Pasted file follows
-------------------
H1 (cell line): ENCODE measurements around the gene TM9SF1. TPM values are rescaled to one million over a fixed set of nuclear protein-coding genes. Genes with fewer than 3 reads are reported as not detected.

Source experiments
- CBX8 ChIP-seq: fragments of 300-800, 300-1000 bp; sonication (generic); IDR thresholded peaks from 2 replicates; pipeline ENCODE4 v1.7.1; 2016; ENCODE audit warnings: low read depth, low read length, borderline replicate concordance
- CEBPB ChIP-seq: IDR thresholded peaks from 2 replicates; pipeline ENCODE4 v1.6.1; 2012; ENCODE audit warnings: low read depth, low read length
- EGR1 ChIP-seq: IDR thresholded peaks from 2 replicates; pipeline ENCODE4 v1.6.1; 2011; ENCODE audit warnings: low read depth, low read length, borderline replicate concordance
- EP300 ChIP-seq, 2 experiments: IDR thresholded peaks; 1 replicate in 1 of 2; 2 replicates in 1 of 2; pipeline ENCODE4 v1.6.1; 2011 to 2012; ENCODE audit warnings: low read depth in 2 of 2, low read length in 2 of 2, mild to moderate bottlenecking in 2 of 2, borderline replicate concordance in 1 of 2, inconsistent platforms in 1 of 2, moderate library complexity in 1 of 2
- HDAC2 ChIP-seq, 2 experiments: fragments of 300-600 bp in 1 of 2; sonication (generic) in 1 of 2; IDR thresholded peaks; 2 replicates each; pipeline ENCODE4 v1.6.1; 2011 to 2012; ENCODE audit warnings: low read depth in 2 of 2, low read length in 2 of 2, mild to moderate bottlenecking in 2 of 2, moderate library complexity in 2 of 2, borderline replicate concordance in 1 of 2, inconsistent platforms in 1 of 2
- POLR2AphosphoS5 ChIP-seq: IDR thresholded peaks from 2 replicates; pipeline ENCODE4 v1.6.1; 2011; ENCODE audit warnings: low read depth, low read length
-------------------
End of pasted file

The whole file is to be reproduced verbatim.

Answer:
H1 (cell line): ENCODE measurements around the gene TM9SF1. TPM values are rescaled to one million over a fixed set of nuclear protein-coding genes. Genes with fewer than 3 reads are reported as not detected.

Source experiments
- CBX8 ChIP-seq: fragments of 300-800, 300-1000 bp; sonication (generic); IDR thresholded peaks from 2 replicates; pipeline ENCODE4 v1.7.1; 2016; ENCODE audit warnings: low read depth, low read length, borderline replicate concordance
- CEBPB ChIP-seq: IDR thresholded peaks from 2 replicates; pipeline ENCODE4 v1.6.1; 2012; ENCODE audit warnings: low read depth, low read length
- EGR1 ChIP-seq: IDR thresholded peaks from 2 replicates; pipeline ENCODE4 v1.6.1; 2011; ENCODE audit warnings: low read depth, low read length, borderline replicate concordance
- EP300 ChIP-seq, 2 experiments: IDR thresholded peaks; 1 replicate in 1 of 2; 2 replicates in 1 of 2; pipeline ENCODE4 v1.6.1; 2011 to 2012; ENCODE audit warnings: low read depth in 2 of 2, low read length in 2 of 2, mild to moderate bottlenecking in 2 of 2, borderline replicate concordance in 1 of 2, inconsistent platforms in 1 of 2, moderate library complexity in 1 of 2
- HDAC2 ChIP-seq, 2 experiments: fragments of 300-600 bp in 1 of 2; sonication (generic) in 1 of 2; IDR thresholded peaks; 2 replicates each; pipeline ENCODE4 v1.6.1; 2011 to 2012; ENCODE audit warnings: low read depth in 2 of 2, low read length in 2 of 2, mild to moderate bottlenecking in 2 of 2, moderate library complexity in 2 of 2, borderline replicate concordance in 1 of 2, inconsistent platforms in 1 of 2
- POLR2AphosphoS5 ChIP-seq: IDR thresholded peaks from 2 replicates; pipeline ENCODE4 v1.6.1; 2011; ENCODE audit warnings: low read depth, low read length